You’ve seen a bad movie that had some good parts and a good movie that featured some oddly questionable moments, right? The Last Laugh is a real rarity as it manages to neatly split its best and worst moments. The good parts are enjoyable enough to make it worth enduring the weaker scenes, but the bad scenes are frequent enough that I wish Director/Writer Greg Pritikin reconsidered more of what made the final cut.
Al Hart (Chevy Chase) isn’t ready to retire from his longtime gig as a talent manager, but he’s stuck in the past. He’s not quite a relic as he knows enough buzz words to describe something as emo and proudly proclaims he’s hip. Al’s granddaughter, Jeannie (Kate Micucci, When in Rome), doesn’t want him to end up alone — where is the rest of the family anyway? — and encourages him to go to a senior community.
Despite his old friend and first client Buddy Green (Richard Dreyfuss) holding court at the community and welcoming him with open arms, Al is uneasy at the thought of settling down at a senior home. When Buddy reveals some regrets about abruptly ending his comedic career, Al seizes the opening to suggest his comeback story and natural charisma would make an ideal guest for The Tonight Show.
But to buff out some of Buddy’s rust, the duo starts small performing in off the regular circuit comedy clubs. Dreyfuss is amazing. He’s been in a ton of films, but I never viewed him as this great comedic talent. Dreyfuss is too good of an actor to suggest he steals the film, but his enthusiasm and character make such a winning combination The Last Laugh would have been a better film if it focused strictly on Buddy.
A lot of that has to do with Chase. He’s not going through the motions here, but his performance feels so stale and dry. Al should have a certain amount of charisma and energy even in his older state, but Chase is unable to connect with the character. It never seems like he gets lost in the role in the way that Dreyfuss does with Buddy.
I believed that Chase was a guy who’d managed to lose all of his friendships and have few people willing to deal with him. He’s far less credible as the lively, can do type willing to chase after a dream. That’s an essential focus of the film, which largely left me trying to think of every capable 65+ actor who could have done this role justice. And that was long before Andie MacDowell is introduced as Doris, a free-spirited love interest for Al.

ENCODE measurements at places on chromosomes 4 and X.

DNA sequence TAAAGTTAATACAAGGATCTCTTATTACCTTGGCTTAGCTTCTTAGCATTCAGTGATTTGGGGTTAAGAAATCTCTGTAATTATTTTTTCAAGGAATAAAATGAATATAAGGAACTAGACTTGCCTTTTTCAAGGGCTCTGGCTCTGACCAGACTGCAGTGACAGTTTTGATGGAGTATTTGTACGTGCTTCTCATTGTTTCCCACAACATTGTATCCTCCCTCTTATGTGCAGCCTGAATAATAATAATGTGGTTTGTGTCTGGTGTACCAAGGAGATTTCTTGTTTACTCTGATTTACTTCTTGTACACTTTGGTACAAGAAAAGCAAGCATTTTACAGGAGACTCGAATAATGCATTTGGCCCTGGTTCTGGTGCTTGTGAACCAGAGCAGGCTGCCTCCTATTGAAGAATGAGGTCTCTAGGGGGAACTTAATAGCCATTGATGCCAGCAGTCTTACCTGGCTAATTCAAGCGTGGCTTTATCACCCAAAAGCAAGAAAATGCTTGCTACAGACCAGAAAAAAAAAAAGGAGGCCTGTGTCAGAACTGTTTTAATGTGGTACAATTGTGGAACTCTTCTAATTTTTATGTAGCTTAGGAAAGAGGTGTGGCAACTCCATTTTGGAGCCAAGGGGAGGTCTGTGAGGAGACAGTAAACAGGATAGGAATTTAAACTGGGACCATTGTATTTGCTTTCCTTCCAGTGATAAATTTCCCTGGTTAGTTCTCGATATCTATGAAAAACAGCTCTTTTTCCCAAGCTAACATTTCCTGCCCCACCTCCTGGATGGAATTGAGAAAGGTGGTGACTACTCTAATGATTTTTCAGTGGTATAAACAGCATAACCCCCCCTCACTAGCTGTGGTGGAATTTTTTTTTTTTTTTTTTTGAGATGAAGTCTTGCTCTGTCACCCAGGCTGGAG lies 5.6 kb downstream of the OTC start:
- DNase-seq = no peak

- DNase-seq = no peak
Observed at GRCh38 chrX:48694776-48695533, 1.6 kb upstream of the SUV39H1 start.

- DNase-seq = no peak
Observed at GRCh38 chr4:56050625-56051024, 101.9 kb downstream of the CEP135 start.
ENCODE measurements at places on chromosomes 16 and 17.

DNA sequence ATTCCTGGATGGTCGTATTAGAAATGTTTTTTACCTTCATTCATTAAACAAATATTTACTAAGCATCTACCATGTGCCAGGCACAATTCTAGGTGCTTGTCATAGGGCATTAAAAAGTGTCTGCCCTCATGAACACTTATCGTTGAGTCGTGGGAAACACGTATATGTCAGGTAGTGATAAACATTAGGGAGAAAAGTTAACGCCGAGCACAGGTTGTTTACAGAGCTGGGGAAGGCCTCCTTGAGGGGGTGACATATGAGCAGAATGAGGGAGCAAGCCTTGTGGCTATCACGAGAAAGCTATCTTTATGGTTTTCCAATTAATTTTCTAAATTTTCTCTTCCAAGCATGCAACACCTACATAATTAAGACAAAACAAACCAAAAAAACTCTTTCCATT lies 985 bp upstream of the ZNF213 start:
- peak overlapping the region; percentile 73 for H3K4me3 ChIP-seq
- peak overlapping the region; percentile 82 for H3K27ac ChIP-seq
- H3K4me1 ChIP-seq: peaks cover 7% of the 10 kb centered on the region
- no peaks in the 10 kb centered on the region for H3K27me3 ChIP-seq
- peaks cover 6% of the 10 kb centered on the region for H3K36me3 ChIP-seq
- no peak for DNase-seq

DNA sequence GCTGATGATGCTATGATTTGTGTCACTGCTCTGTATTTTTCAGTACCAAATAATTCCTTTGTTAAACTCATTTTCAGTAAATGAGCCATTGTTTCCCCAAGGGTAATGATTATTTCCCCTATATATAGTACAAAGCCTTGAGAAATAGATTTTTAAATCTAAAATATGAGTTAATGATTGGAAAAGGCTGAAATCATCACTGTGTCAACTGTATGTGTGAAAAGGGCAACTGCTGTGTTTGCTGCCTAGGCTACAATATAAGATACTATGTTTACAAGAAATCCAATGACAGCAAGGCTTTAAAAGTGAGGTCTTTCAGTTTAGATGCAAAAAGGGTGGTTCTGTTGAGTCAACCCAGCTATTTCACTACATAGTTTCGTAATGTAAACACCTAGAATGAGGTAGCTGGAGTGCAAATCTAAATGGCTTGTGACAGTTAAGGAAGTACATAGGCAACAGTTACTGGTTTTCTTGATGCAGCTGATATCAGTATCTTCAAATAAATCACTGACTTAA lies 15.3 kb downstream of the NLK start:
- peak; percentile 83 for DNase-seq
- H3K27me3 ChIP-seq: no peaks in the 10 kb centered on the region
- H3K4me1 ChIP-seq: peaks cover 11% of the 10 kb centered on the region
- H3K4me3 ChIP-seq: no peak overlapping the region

Pritikin’s instincts are right with Doris helping to loosen Al up, it’s just that Chase can’t muster up a lick of chemistry with the dynamic MacDowell. There’s a 15-year age difference with the 75-year-old Chase, but it comes off like a much wider gap.
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Not all of the film’s flaws lie on Chase though. There’s one scene midway through where Al complains about Buddy’s suggestion to add some singing into his act as it makes no sense. That was good advice, but Pritikin ignores his own script and starts liberally adding random songs and a truly bizarre musical number. This is an homage to the acts Al and Buddy revered, but it felt tremendously out of place.
There’s a predictable twist near the end you’d catch if you paid attention earlier, but Pritikin pulls it off in a way to not come off as emotionally manipulative.
Overall, The Last Laugh is exactly the kind of original content that’s ideal for Netflix. It’s not quite strong enough to warrant a trip to the theaters, but decent enough to kill time on a slow weekend. The film has too many weak points to recommend immediately adding to your queue, but off the strength of Dreyfuss’ performance, I’d say it’s worth checking out.
Rating: 5.5 out of 10
Photo Credit: Netflix